L’hypothèse était bonne, cependant, la déduction correcte. La preuve d’un esprit encore alerte. Il avait tenté de me donner le change. Il avait voulu me rassurer. Il s’était donc rendu compte de quelque chose, là dans la voiture, et il avait compensé. C’était encourageant.  « Il n’y a aucune raison de croire que votre Papa ait perdu ses facultés intellectuelles. Les différentes zones du cerveau ne sont pas hiérarchisées. Qu’une lésion touche une de ces zones et qu’une de nos facultés mnésiques soit affectée n’implique pas qu’elles le soient toutes. Il ne faut donc pas dramatiser.» Papa pourrait peut-être lutter et ralentir le processus, récupérer ce qui n’avait pas été encore saccagé. Il suffirait peut-être de tout lui réapprendre. De lui montrer les choses et de les lui renommer, comme dans les abécédaires ou les premiers dictionnaires que l’on donne aux enfants.  Il faudrait lui établir des fiches sur les lieux importants. Chaque fiche serait constituée d’une photo et d’un petit texte en regard. « Raccorder la vie passée au présent, tisser de nouvelles connexions», comme avait dit le médecin. C’était tout simple : à une chose, il fallait en adjoindre une autre, à un mot, en accoler un autre. Par exemple, dans la rue de Rivoli, on mange des raviolis. A Montmartre, plein de tartes. Au Trocadéro, on fait du rodéo. Voilà. Il n’y avait qu‘à recouvrir les murs de sa maison de photos de Paris. C’était tout simple. Ça lui servirait de mémoire de secours.
Nous avions depuis longtemps dépassé les Invalides et même traversé la Seine. Nous roulions sur les Champs Elysées. Je n’avais rien osé demander de plus et lui-même se taisait, heureux sans doute que j’aie cessé mon contrôle surprise des connaissances. Je ne trouvais rien pour briser le silence que mon interrogatoire avait généré. Heureusement, nous arrivions. J’ai pris la rue de Tilsitt pour pouvoir me garer au pied de l’immeuble où il habitait mais la seule qui s’est libérée, au terme de plusieurs tours, était en bas de son avenue.
- Il faudra marcher un peu. Ça va aller ?
 - Mais oui. Ne t’inquiète pas. Il n’y a pas de problème, je fais ça tous les matins. Je suis encore vaillant, tu sais.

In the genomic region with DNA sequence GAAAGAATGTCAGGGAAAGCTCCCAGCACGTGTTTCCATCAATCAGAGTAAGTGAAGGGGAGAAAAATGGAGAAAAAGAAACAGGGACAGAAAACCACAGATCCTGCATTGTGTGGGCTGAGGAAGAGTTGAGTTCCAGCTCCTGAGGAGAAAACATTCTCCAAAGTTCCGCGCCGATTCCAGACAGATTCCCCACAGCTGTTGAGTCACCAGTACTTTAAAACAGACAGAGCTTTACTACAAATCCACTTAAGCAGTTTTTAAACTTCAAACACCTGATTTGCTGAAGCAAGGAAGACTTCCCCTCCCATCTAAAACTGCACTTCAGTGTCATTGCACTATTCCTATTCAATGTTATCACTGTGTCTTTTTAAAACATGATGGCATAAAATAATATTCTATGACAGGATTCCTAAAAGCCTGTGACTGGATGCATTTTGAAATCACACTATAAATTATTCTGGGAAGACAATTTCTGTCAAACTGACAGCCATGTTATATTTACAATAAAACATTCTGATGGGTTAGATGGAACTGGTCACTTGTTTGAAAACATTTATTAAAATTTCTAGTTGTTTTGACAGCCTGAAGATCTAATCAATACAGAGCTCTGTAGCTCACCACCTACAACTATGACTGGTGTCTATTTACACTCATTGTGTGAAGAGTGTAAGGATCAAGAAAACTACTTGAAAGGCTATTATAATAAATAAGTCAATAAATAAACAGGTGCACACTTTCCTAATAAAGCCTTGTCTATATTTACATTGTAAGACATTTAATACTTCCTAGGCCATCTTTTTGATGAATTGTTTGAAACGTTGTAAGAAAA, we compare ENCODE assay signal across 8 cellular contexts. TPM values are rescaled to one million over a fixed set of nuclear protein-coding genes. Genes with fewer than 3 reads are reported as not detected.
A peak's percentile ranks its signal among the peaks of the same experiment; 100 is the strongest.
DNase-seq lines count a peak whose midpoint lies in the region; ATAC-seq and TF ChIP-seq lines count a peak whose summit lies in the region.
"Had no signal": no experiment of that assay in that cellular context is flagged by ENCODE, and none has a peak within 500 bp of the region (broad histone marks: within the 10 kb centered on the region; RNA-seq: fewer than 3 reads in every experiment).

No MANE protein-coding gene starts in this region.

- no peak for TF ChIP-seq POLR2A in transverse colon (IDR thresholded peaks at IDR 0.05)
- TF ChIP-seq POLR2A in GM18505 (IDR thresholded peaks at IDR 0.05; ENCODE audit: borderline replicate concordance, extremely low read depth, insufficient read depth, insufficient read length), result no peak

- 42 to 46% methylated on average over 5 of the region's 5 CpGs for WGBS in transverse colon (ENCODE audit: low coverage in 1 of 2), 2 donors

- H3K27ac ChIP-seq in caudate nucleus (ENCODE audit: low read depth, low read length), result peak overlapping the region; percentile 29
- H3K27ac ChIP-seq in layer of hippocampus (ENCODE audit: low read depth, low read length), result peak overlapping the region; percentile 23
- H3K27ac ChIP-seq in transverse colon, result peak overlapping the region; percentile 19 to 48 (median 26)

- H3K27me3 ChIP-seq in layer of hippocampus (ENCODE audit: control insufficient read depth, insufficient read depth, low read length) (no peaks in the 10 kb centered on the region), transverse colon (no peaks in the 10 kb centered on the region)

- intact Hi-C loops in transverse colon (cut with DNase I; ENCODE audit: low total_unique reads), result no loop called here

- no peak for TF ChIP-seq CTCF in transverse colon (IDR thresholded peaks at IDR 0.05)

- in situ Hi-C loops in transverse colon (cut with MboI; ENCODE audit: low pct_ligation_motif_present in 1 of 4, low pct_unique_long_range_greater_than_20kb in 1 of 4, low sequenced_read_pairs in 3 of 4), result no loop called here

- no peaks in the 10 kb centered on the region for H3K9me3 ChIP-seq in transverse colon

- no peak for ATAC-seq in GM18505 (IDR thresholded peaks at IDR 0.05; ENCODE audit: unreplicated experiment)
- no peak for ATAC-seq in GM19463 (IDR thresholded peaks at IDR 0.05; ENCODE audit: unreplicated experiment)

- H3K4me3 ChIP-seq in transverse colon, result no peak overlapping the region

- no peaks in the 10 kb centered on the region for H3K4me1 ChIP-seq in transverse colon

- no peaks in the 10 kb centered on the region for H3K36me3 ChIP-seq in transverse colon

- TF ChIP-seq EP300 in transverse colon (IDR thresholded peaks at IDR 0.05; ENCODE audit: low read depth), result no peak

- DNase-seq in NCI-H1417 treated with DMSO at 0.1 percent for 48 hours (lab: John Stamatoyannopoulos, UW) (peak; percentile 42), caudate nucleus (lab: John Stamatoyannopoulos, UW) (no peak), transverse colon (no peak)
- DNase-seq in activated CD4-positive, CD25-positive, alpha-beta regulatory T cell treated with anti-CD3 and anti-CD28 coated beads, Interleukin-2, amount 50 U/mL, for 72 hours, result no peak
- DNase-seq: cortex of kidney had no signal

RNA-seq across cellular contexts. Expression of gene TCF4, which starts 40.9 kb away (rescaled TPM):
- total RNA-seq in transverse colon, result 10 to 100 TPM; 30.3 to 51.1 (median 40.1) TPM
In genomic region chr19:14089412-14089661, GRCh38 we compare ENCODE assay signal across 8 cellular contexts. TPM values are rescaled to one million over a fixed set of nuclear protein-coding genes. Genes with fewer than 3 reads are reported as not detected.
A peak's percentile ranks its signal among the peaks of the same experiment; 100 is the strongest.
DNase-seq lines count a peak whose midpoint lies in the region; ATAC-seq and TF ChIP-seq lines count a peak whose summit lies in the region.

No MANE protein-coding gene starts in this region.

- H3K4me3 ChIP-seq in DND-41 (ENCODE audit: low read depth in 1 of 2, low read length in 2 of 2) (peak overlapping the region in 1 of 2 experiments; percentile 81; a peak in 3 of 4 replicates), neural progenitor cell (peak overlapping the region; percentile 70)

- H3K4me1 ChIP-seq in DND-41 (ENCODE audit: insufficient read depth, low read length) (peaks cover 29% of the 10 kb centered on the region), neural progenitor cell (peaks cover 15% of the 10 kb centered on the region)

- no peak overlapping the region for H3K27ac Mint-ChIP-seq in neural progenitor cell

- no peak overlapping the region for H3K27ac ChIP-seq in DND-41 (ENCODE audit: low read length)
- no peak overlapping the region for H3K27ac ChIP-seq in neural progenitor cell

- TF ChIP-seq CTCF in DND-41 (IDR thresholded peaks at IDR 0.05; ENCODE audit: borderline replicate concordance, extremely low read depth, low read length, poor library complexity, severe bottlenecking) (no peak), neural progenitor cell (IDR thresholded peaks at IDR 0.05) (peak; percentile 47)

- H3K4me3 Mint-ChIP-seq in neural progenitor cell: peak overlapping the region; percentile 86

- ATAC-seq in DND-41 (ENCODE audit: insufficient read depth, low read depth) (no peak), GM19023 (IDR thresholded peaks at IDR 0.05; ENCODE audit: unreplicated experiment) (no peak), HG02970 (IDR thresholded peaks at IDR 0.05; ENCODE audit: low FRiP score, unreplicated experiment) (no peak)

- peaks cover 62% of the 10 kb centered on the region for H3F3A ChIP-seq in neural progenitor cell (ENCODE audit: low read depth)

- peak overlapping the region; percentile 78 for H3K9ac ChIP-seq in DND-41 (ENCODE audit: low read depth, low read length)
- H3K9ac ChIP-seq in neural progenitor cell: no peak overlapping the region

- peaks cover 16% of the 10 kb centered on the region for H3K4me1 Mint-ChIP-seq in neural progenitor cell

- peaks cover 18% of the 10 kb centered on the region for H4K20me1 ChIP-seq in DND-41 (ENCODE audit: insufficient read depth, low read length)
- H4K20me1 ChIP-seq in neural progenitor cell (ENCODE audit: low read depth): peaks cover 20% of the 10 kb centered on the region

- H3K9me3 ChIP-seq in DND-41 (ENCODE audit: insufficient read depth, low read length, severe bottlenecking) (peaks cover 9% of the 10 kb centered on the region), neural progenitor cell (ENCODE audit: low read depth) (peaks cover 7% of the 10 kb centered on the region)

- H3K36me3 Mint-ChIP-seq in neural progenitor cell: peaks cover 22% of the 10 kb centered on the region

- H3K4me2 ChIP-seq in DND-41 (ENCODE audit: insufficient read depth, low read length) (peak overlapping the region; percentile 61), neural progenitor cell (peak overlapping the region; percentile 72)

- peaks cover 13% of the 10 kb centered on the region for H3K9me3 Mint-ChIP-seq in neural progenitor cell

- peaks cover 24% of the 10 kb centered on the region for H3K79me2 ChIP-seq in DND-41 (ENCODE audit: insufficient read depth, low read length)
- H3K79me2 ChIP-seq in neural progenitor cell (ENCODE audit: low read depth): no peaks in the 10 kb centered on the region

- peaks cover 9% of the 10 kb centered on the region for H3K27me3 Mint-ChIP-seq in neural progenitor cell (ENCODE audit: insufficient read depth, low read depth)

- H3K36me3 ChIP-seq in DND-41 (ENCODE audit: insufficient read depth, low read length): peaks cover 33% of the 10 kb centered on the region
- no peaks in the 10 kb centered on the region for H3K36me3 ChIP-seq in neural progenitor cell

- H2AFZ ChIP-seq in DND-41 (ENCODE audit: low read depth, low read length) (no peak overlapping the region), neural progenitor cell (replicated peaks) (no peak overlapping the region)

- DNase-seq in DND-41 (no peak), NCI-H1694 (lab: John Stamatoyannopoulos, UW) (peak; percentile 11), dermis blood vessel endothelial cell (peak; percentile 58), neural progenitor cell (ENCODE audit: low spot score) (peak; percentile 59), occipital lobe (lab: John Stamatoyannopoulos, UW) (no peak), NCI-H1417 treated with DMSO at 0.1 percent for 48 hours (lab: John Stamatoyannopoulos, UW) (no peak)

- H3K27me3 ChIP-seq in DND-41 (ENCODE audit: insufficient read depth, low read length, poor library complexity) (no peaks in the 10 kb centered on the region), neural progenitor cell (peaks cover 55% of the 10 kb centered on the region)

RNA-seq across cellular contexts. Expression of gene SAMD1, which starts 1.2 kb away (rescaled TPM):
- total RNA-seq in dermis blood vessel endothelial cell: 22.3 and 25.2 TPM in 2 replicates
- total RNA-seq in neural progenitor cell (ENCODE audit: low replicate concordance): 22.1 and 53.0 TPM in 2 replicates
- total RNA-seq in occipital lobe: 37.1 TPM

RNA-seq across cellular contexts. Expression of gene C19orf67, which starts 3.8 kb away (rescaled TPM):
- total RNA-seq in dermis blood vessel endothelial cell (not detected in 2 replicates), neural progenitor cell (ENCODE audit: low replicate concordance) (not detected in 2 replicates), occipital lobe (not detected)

Vaillant, ça oui, il l’était. Il sortait tous les jours. Descendait jusqu’au kiosque à journaux, à l’angle, puis se rendait chez le marchand de légumes dans la première rue adjacente, avant d’aller dire bonjour à la pharmacienne et acheter du pain à la boulangerie. Ce trajet, aller-retour, avait lieu tous les matins, à de rares variantes près, et s’il n’apparaissait pas, les commerçants s’inquièteraient sans doute. Il n’avait plus devant les yeux qu’un monde restreint. Comment aurait-il pu se souvenir du reste, qu’il ne voyait plus ? « Tout savoir non exploité se perd et c’est normal, affirmait constamment mon prof de philo. Tout organe non mobilisé s’atrophie ou se transforme, c’est comme ça que s’est produite la mutation de l’espèce de grands singes dont nous descendons. Toute fonction non occupée tend à laisser la place aux autres. » Et voilà que Papa illustrait parfaitement cette loi. Sa mémoire des lieux ne pouvait pas fonctionner, non. Elle ne lui servait jamais. Il aurait fallu l’emmener plus souvent faire un tour dans la ville. Le forcer à aller plus loin que le bloc. Retourner avec lui sur les lieux de sa vie. Là où il était né et avait usé ses fonds de culotte, là où il avait travaillé. Montmartre, Place Monge, Rue de Rome, puis Avenue Bugeaud. Ce nom me fascinait. Ça avait beau être un nom franco-français, sans poésie, c’était quand même là que travaillait mon papa, et c’était comme le centre du monde pour moi. Quand ils étaient plus jeunes, avec Maman, ils rentraient à pied du travail, quel que soit le temps, histoire de se délasser. La solution était dans la marche à pied. A défaut, il se contenterait d’un voyage immobile grâce aux fiches de sa mémoire artificielle.
Je l’ai aidé à sortir de la voiture. Le moindre mouvement était douloureux. Il lui fallait mettre ses jambes sur le côté, les poser sur le sol, puis se hisser hors de l’habitacle en prenant appui sur le capot. Une fois debout, il lui fallait retrouver l’équilibre.